Originally posted 2012-03-26 09:00:32. Republished by Blog Post Promoter
As regular readers of Construction Law Musings are aware, I just recently completed my training and mentor-ship for certification to practice mediation in the Virginia General District Courts. As a construction litigator, I have found that mediation can be extremely helpful in resolving construction disputes, particularly commercial construction disputes. Now I’ve decided to try and be the one helping resolve these from a mediator perspective (one that is quite different from that of advocate and courtroom battler).Thankfully, in the course of my practice growth I have met many friends and folks that have helped me on the way. Luckily for me, one of these is Victoria Pynchon (@mediatesuccess). Vickie is a five time Guest Post Friday contributor and a person I’ve bugged occasionally on issues of mediation and becoming a mediator. I was also honored to get a “blurb” (along with Jay Jay French of Twisted Sister of all people) in her first great book that I reviewed when it came out in 2010. Needless to say, I was thrilled to find out that Vickie had worked on a book in the ever growing “Dummies” series (Success as a Mediator for Dummies) that fits me to a tee (insert your wry humor here) and is now on my Kindle for easy access.
With my new foray into the world as a mediator, I am of course looking for all of the practical guidance that I can get. While the satisfaction of helping people resolve their disputes will be a reward in itself, I would like to make this a larger part of my construction counseling practice. Vickie’s new book gives great practical advice on everything from various techniques of mediation (facilitative, evaluative and the like) to ways to make money as a mediator.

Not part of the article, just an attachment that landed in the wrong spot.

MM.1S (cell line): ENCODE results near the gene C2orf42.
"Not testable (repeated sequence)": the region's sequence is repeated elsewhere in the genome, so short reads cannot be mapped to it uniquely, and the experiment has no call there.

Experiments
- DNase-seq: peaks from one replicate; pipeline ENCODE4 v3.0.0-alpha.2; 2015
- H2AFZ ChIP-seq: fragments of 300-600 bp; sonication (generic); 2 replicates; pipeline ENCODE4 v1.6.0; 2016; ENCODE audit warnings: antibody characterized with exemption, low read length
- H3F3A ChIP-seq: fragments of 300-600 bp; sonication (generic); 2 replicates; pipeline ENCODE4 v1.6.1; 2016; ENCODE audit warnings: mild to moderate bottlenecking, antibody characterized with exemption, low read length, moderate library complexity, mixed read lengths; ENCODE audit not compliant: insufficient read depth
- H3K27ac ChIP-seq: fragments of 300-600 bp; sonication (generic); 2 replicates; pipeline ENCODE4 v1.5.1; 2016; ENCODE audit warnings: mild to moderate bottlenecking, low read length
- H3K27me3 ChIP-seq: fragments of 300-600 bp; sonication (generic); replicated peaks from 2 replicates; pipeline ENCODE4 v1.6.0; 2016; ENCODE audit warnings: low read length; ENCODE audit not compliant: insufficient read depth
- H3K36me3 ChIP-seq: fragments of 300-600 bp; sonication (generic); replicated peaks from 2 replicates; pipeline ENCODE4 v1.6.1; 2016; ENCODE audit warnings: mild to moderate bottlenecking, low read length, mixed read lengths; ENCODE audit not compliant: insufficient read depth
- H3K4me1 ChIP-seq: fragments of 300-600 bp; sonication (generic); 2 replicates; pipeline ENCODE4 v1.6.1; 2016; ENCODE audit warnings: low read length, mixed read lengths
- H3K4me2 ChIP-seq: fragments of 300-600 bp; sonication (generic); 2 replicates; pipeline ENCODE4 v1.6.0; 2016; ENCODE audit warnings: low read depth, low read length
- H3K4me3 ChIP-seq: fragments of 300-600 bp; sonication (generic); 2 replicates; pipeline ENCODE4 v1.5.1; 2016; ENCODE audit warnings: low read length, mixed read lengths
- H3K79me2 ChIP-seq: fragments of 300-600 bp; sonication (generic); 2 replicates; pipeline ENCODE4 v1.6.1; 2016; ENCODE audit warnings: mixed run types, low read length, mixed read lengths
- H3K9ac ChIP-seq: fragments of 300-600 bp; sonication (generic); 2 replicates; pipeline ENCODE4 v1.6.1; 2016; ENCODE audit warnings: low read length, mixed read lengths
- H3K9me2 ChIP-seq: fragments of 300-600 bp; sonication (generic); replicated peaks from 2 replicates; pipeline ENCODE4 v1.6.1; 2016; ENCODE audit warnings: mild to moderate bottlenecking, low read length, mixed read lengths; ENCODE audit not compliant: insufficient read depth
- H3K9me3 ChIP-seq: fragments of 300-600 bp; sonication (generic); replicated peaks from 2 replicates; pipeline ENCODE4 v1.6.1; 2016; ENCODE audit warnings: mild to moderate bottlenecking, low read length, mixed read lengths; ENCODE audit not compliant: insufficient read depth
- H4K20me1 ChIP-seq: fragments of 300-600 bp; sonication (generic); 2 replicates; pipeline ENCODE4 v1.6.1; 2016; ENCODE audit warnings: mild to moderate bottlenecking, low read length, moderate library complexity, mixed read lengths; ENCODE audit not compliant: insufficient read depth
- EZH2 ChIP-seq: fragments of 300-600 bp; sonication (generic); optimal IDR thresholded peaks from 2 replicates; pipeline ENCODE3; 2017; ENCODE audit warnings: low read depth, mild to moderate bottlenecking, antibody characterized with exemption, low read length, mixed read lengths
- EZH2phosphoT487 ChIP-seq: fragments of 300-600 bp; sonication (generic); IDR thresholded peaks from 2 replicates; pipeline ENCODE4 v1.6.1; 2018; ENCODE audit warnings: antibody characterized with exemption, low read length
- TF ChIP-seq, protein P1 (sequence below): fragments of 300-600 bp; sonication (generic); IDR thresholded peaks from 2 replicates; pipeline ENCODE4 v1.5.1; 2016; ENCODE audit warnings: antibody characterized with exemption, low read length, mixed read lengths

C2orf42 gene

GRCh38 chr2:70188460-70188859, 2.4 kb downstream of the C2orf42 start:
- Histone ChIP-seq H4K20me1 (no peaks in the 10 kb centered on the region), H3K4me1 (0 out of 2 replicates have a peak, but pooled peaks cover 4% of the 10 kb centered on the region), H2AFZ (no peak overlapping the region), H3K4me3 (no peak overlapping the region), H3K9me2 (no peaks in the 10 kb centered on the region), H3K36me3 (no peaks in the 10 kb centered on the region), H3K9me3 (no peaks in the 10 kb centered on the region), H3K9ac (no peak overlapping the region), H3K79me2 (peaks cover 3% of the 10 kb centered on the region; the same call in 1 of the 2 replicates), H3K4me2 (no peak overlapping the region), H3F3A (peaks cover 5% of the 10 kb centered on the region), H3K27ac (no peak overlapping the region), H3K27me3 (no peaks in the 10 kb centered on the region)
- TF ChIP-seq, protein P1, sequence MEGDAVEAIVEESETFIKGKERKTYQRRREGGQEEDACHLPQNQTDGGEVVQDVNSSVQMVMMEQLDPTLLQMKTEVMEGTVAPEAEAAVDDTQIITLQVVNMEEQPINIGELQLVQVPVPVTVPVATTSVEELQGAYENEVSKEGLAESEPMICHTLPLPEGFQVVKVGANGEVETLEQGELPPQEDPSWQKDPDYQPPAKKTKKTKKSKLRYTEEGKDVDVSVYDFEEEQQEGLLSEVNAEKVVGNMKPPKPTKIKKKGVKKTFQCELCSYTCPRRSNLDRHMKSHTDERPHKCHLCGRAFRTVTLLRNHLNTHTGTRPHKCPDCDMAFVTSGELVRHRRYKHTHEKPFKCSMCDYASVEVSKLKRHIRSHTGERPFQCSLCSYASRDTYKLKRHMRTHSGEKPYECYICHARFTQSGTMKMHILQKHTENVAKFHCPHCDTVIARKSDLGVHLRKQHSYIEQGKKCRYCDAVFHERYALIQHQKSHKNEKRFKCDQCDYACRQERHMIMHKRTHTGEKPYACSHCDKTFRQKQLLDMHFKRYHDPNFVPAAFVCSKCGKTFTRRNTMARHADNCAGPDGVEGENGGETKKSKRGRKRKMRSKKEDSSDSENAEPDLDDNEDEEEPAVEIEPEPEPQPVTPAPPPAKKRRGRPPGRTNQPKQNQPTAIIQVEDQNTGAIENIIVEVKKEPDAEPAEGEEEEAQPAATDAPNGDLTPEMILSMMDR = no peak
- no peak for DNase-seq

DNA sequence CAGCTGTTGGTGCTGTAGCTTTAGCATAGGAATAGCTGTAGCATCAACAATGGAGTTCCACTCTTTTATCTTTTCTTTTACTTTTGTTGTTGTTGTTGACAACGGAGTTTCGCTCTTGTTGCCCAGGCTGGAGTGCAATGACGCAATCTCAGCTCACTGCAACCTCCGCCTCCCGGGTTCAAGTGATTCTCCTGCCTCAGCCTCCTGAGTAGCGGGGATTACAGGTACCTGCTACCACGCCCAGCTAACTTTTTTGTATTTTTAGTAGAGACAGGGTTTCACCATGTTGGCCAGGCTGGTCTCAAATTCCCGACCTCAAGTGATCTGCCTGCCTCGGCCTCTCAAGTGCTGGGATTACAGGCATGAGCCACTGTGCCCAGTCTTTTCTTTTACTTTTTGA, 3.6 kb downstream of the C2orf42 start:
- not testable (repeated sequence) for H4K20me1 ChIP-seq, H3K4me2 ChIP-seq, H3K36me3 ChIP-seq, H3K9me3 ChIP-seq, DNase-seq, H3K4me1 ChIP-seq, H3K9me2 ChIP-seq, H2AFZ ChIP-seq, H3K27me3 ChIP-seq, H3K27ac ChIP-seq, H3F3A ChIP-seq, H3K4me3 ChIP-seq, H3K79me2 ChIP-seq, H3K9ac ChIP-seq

Where her prior book gave great anecdotes and stories to illustrate conflict resolution in a more general sense, her new “Dummies” book is focused exclusively on the practice of mediation. Like the other books in the “Dummies” series, it starts with a great overview and outline of the various chapters and moves forward in a manner that allows a reader like me to read it cover to cover or to find just what I’m looking for. As a newly minted mediator, the book gives me a great perspective on the future possibilities as well as giving real life ideas that I may not have thought of. I recommend it for anyone dipping a toe into the mediator pool.
That’s not to say that I don’t think it will help the seasoned mediator (or litigator for that matter). Many of the tips point out impasse breaking strategies aside from locking the parties in a room until they agree. Many of these tips give some great “outside the box” ideas to get the most recalcitrant parties to see the value of a settlement. The more “arrows” in the quiver of any mediator (new or old), the better in my thinking.
In short, if you are at all interested in mediation from either the advocate’s or the mediator’s perspective there is something in this book that will help you out.
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